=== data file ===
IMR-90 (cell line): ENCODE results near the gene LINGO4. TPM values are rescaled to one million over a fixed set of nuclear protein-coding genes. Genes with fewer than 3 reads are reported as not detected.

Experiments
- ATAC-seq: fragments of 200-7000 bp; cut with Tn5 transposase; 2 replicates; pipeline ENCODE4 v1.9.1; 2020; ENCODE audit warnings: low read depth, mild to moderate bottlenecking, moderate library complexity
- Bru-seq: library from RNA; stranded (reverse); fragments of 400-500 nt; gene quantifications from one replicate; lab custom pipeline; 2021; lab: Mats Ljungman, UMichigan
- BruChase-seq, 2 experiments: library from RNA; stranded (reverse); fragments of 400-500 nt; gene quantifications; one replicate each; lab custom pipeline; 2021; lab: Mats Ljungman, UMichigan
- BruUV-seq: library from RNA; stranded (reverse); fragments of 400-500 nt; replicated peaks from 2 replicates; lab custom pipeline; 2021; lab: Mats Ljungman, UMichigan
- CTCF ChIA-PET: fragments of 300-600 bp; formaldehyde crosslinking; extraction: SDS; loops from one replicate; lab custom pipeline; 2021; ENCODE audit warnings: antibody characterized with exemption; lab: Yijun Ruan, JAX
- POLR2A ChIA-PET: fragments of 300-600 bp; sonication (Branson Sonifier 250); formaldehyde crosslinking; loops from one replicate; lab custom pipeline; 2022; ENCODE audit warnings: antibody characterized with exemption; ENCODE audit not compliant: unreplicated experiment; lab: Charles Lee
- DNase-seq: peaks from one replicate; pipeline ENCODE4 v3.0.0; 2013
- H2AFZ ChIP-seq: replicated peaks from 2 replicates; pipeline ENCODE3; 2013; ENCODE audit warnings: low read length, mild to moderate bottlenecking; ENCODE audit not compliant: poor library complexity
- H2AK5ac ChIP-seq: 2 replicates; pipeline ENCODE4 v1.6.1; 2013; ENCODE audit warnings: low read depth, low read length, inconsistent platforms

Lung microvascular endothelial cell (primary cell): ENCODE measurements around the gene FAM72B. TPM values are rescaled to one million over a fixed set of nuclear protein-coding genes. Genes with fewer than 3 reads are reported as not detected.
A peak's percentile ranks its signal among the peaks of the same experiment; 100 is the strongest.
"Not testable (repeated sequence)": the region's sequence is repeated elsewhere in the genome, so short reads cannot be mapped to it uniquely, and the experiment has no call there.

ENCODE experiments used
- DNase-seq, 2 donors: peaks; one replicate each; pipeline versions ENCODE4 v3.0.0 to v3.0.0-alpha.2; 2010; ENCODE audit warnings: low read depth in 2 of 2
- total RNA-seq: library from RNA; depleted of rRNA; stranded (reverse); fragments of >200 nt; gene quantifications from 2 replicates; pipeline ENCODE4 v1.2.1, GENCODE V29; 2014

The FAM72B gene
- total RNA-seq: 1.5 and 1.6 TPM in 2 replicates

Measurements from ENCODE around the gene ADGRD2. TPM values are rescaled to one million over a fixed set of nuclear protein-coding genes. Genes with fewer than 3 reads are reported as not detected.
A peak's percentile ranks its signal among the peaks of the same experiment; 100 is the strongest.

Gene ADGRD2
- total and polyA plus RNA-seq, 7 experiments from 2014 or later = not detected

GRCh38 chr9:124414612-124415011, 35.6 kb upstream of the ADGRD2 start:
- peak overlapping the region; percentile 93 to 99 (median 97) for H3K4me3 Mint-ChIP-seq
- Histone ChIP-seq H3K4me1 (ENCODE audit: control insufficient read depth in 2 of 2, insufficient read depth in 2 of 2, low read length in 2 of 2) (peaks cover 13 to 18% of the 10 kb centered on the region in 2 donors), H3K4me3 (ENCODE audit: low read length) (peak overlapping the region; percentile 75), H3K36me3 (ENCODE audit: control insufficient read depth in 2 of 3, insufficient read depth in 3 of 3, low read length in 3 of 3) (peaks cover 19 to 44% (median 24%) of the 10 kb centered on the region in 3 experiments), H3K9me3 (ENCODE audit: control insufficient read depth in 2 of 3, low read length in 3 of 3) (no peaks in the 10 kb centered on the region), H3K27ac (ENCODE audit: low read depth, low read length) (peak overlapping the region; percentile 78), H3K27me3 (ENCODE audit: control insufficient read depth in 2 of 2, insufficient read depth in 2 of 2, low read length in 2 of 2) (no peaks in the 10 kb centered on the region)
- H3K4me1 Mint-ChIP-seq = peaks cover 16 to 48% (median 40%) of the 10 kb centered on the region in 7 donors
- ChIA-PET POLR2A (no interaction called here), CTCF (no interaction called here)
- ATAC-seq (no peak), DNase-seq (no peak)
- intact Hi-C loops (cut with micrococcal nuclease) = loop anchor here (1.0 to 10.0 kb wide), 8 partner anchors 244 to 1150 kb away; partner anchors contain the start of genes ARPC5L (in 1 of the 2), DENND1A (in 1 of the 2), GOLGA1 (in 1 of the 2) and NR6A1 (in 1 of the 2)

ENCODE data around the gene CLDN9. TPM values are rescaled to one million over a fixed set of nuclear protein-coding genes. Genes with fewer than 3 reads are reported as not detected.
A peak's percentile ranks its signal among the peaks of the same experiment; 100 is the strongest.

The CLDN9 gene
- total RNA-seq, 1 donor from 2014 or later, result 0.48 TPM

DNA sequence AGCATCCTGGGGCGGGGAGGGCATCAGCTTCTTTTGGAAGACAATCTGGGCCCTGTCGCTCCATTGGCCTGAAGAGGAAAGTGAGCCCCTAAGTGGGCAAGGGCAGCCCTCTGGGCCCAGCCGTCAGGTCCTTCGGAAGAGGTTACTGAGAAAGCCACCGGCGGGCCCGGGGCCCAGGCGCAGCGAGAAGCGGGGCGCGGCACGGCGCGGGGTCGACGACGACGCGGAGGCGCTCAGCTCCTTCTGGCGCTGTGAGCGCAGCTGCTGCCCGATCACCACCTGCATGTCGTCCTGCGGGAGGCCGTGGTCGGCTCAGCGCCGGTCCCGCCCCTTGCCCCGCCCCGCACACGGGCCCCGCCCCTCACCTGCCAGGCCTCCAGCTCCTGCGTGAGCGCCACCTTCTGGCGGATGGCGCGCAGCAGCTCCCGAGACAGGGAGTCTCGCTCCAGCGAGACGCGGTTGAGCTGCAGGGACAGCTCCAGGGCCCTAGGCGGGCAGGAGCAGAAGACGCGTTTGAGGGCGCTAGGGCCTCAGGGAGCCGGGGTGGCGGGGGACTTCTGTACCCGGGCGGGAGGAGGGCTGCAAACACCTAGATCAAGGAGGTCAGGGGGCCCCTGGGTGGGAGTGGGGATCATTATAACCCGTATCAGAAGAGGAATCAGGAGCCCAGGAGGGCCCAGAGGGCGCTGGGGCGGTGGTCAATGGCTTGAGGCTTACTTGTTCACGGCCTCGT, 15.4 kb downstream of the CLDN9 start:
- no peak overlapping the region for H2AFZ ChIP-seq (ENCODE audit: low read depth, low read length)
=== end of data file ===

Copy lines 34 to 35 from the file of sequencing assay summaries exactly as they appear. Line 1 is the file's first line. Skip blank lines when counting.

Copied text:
- total RNA-seq, 1 donor from 2014 or later, result 0.48 TPM

DNA sequence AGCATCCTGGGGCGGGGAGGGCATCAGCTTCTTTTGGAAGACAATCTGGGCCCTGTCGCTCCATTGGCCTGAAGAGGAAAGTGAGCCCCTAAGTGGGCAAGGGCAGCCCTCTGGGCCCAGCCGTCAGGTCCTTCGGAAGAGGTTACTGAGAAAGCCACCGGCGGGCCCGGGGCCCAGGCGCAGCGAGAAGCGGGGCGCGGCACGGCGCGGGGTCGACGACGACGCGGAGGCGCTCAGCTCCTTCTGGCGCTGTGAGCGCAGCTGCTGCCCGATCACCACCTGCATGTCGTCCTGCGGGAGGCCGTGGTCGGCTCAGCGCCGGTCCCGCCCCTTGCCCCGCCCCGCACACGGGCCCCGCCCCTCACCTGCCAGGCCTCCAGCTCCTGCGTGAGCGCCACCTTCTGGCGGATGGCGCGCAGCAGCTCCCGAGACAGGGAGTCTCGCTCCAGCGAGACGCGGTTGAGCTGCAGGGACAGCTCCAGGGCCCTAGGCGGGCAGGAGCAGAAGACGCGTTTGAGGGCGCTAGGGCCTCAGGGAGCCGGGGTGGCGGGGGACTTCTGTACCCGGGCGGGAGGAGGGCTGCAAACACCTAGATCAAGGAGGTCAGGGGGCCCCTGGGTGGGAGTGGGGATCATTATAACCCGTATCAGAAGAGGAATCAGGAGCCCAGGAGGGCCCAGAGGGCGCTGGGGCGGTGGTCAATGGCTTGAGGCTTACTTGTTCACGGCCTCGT, 15.4 kb downstream of the CLDN9 start: